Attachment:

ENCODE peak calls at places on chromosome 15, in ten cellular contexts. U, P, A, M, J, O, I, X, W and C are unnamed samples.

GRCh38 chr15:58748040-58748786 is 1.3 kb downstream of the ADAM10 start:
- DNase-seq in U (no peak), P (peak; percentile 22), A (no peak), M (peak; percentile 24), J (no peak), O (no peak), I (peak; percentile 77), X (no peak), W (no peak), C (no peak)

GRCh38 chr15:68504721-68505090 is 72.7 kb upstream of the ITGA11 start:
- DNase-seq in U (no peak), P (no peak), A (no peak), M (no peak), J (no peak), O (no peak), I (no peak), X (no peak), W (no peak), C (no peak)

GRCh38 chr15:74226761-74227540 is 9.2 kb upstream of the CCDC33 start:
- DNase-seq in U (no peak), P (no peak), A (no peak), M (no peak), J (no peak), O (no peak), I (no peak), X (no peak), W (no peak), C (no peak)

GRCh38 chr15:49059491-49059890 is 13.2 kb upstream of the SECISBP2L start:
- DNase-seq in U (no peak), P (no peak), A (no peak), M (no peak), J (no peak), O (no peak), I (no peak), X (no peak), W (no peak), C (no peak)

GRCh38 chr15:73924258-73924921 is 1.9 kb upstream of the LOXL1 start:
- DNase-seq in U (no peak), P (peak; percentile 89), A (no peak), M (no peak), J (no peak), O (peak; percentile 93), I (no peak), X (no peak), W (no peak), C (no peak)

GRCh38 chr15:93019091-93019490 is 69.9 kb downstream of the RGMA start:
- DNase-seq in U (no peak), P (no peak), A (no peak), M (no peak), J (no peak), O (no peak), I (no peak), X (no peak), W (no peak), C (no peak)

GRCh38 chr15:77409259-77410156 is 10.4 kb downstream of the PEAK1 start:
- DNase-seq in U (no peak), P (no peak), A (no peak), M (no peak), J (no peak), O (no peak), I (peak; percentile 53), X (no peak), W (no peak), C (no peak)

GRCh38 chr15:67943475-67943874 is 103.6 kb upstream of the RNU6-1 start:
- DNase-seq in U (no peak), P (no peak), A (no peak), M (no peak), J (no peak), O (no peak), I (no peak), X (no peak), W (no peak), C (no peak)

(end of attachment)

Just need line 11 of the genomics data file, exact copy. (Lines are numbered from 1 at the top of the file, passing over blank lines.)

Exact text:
- DNase-seq in U (no peak), P (peak; percentile 89), A (no peak), M (no peak), J (no peak), O (peak; percentile 93), I (no peak), X (no peak), W (no peak), C (no peak)